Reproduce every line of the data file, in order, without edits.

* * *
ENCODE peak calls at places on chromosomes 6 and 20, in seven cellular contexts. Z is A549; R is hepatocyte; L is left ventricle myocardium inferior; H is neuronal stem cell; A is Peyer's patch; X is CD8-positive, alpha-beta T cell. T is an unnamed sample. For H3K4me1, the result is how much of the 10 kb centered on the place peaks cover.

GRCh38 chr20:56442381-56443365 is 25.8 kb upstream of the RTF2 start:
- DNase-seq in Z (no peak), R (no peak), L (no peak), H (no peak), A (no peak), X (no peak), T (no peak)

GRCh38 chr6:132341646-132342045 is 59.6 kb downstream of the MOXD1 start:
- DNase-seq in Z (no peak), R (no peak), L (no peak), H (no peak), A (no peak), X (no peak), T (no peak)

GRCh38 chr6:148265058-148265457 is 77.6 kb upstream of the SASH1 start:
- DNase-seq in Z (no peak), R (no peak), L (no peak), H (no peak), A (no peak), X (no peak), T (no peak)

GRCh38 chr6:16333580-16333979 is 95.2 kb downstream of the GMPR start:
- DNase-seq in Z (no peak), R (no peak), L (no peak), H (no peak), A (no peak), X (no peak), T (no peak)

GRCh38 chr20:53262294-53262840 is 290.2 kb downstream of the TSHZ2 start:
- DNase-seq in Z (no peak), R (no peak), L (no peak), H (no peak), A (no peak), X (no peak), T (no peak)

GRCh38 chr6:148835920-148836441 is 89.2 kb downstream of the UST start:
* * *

ENCODE peak calls at places on chromosomes 6 and 20, in seven cellular contexts. Z is A549; R is hepatocyte; L is left ventricle myocardium inferior; H is neuronal stem cell; A is Peyer's patch; X is CD8-positive, alpha-beta T cell. T is an unnamed sample. For H3K4me1, the result is how much of the 10 kb centered on the place peaks cover.

GRCh38 chr20:56442381-56443365 is 25.8 kb upstream of the RTF2 start:
- DNase-seq in Z (no peak), R (no peak), L (no peak), H (no peak), A (no peak), X (no peak), T (no peak)

GRCh38 chr6:132341646-132342045 is 59.6 kb downstream of the MOXD1 start:
- DNase-seq in Z (no peak), R (no peak), L (no peak), H (no peak), A (no peak), X (no peak), T (no peak)

GRCh38 chr6:148265058-148265457 is 77.6 kb upstream of the SASH1 start:
- DNase-seq in Z (no peak), R (no peak), L (no peak), H (no peak), A (no peak), X (no peak), T (no peak)

GRCh38 chr6:16333580-16333979 is 95.2 kb downstream of the GMPR start:
- DNase-seq in Z (no peak), R (no peak), L (no peak), H (no peak), A (no peak), X (no peak), T (no peak)

GRCh38 chr20:53262294-53262840 is 290.2 kb downstream of the TSHZ2 start:
- DNase-seq in Z (no peak), R (no peak), L (no peak), H (no peak), A (no peak), X (no peak), T (no peak)

GRCh38 chr6:148835920-148836441 is 89.2 kb downstream of the UST start: